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Prohibition

Prohibition Prohibition One of the most controversial, the Eighteenth, and later, its repeal, the Tweny-First amendment, made a big impact on America, and their ideas are still talked about today. Prohibition has had many different view points from the beginning. Prohibition started long before the Eighteenth Amendment. Organizations against alcohol such as the Anti-Saloon League and the Woman’s Christian Temperance Union were succeeding in enacting local prohibition laws, turning the campaign into a national effort. In the late 1900s there was an average of one saloon for every 150 to 200 people, including nondrinkers, due to competition in brewing companies. The major complaint was the sex and gambling that went along with the saloons. Originally it was started as awartime austerity measure in 1917, and later Congress proposed the Eighteenth Amendment.

According to Dennis Mahoney, in 1919, it was ratified and went into effect. The Volstead act was sponsored by Andrew J.Volstead on October 28, 1919. It enforced the new Amendment. During Prohibition there was a slight drop in homicide rates around the country. On January 16, 1920, the great law went into effect. The Eighteenth amendment made it forbidden to manufacture, sell, transport, import or export any intoxicating liquors.

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This was controversial because it turned the common hard working man or woman, who enjoyed a drink after a hard day’s work, into a criminal in the law’s eyes. In The History of Prohibiton, a web site by J. McGrew, it states that Prohibiton also gave criminals, such as Al Capone, the opportunity to feed off the illegal substance. The organized crime circuit ate up Prohibition and began to boot leg alcohol. Local pharmacies and basements near the border became hubs for the transactions. The Big Bosses would purchase it in Canada, where it was legal and import it to the US.

A prime example of the organized crime is in the movie, Legends of the Fall. Both the Volstead Act and the Eighteenth Amendment are mentioned in the movie, as it portrays a small time boot legger going up against a big organized crime family, in the end many people lost their lives over alcohol and money. Speakeasies, illegal bars, sprang up everywhere. They promoted the worst of immorality, sex and gambling, as well as drinking. And for the first time women were seen smoking in public. Bathtub gin and other illegal brewing was everywhere. Not only was the home made booze highly potent it could also be highly fatal.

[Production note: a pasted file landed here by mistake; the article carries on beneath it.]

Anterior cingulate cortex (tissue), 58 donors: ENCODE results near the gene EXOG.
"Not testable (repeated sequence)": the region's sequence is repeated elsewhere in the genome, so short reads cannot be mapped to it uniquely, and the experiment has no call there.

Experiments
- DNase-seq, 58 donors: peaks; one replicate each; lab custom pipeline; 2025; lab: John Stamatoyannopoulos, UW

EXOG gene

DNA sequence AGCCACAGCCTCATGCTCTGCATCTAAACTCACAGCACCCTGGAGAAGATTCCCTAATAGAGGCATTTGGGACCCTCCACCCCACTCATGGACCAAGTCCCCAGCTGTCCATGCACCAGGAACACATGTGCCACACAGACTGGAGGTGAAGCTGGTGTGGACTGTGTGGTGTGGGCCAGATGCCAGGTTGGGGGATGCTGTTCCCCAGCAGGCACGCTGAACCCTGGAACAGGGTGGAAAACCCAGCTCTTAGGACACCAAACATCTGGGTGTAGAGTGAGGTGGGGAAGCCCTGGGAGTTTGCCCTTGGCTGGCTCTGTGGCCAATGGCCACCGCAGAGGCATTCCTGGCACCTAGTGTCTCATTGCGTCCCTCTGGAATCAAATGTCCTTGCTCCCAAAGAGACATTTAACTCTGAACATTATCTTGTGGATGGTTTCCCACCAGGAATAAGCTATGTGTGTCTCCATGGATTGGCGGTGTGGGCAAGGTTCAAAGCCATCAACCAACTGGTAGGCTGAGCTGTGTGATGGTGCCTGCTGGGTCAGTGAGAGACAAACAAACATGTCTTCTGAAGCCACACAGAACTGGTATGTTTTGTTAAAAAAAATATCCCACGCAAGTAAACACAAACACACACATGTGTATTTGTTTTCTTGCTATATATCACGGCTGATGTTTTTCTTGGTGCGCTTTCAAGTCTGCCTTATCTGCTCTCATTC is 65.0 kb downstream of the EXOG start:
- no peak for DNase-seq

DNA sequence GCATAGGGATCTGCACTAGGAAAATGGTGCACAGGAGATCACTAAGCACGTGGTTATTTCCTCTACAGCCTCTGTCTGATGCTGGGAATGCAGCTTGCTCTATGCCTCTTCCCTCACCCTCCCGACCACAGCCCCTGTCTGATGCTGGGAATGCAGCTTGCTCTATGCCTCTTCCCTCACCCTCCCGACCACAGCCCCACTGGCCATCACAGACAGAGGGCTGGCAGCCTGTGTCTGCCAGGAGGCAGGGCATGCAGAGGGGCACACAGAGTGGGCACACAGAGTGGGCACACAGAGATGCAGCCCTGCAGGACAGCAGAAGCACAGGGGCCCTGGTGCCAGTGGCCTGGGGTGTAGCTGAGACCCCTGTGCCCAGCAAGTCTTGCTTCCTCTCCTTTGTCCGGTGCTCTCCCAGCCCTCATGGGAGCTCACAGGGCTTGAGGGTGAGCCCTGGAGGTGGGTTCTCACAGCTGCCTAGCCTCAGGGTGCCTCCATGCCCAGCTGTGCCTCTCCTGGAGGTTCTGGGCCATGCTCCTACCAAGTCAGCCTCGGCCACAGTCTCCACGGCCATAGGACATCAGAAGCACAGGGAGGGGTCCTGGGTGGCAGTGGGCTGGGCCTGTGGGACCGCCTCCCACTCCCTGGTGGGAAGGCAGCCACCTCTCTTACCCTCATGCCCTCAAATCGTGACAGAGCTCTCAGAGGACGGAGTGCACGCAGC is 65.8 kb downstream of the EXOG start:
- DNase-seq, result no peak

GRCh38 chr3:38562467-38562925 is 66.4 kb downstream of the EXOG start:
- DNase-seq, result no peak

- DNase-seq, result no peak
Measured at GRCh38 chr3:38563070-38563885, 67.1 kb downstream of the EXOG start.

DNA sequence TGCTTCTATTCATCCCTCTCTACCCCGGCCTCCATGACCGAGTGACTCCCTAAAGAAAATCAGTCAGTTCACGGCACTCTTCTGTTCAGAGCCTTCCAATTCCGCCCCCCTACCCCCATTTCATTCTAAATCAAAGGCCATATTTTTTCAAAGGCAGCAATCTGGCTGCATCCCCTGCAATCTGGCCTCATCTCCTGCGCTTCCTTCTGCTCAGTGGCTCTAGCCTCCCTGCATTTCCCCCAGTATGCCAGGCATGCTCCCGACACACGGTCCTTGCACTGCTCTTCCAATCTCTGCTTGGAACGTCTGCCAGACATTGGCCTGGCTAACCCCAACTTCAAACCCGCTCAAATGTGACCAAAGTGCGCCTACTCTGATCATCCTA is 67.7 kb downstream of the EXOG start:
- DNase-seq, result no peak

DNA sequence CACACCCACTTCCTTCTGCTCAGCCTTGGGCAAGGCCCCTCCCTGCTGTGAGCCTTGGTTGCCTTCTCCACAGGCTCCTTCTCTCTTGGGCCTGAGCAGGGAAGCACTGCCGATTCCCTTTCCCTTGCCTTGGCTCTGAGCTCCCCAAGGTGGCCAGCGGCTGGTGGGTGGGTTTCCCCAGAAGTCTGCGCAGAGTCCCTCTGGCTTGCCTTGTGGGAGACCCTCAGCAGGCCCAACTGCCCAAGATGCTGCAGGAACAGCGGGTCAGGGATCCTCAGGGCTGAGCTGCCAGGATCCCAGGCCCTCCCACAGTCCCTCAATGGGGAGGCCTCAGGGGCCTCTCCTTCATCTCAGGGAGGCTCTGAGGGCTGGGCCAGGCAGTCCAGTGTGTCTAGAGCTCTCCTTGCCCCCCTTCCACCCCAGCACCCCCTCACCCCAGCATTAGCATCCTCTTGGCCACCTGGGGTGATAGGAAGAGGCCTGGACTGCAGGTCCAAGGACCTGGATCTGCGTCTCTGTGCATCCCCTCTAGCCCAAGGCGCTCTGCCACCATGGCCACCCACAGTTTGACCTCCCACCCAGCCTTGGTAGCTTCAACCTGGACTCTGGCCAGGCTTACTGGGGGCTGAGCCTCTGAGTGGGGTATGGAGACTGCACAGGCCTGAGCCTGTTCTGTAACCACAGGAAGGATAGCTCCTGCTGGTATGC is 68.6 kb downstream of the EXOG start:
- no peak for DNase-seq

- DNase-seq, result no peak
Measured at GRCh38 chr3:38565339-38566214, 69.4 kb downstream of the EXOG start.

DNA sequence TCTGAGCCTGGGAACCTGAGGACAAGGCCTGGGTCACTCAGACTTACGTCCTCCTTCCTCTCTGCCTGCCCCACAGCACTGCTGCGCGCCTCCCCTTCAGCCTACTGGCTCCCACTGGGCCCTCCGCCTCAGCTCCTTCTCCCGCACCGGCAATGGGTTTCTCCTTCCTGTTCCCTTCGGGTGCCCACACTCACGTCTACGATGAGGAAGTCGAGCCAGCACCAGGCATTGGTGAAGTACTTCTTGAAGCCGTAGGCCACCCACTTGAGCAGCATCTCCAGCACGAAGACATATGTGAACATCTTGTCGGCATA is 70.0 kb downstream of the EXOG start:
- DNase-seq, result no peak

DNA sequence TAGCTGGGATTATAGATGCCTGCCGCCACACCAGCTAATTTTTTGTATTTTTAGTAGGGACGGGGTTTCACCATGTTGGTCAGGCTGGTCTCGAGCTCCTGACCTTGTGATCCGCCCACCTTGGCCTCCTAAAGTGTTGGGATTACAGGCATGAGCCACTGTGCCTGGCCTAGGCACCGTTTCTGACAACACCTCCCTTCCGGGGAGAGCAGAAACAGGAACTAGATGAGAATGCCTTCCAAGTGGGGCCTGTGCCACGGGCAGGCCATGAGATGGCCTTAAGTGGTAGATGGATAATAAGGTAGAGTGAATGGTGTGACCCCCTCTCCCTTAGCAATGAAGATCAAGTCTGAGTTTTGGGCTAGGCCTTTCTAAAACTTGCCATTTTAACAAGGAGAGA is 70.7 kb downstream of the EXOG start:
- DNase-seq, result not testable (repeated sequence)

If you survived, you could very well be blind or disabled from bad rot gut. I recently spoke to my grandfather on the issue and he was quoted to say Oh sure, we brewed our own beer and wine, we didn’t care. The public was fed up. Well-organized groups like the Woman’s Organization for National Prohibition Reform grew rapidly and after thirteen years it exploded during the 1932 presidential campaign. The democrats and their delegate, Senator, Franklin D. Roosevelt, supported the reform.

Backed by the Voluntary Committee of Lawyers, Roosevelt got the repeal. On February 20, 1933, the Twenty-First Amendment was proposed and on December 5, it was ratified. The newest Amendment to the Constitution repealed the Eighteenth Amendment and the Volstead Act. After its repeal it took a long time for the consumption rate of Alcohol to get back to the pre-Prohibition level. In closing, the Noble Experiment (a name for Prohibiton, found in many different sources) failed.

The evidence clearly shows that the conditions of the Nation were clearly better without Prohibition and the Eighteenth Amendment. One of the most discussed and debated of this century, will this issue be carried into the next on the back of Marijuana? History Essays.

Prohibition

Decriminalization vs. Prohibition
The idea of Drug Prohibition made sense: lower the availability of drugs by the use of law enforcement. Unfortunately, Drug Prohibition means heavy costs while proving to be ineffective and counterproductive.

I was thirteen when I saw drugs for the first time. I was with some of my friends that live down the road from me. They asked me if I wanted to get high with them. At the time, I didn’t know what getting high meant, so I asked them. One of them pulled ut a long slender object, similar to a cigarette, but twisted on either end. They told me it was something special. I was still bewildered. They said “It’s pot, you know, marijuana?” Immediately I said no. I had seen several anti-dug commercials, all with the same motto, “Just Say No”. I felt so good about myself. I had done the right thing. I said no to my friends, which is a very hard decision to make at that age. I was not going to be one of those sad cases, where my life is wasted away. I was not going to be a crazed addict, who would stop at nothing to get a hit. I was not going to be dodging the law my whole life. I was going to be everything I wanted to be, and drugs were definitely not going to get in the way. I promised myself I would not end up like Jimi Hendrix, or Janis Joplin, both found dead after overdoses, because I had the power to say no. I had read stories and seen news flashes about the side effects of some drugs. I had read newspaper articles about people in Rome, which is just a few minutes away, dying of heroin overdoses. I had seen people on TV that were alive, but were not conscious of their surroundings, because of drug use. Their lives were basically over. I had listened to speakers preach that drugs were one of the Devil’s tools. There was no way I would even consider ever trying them, because once a person starts, they can’t stop.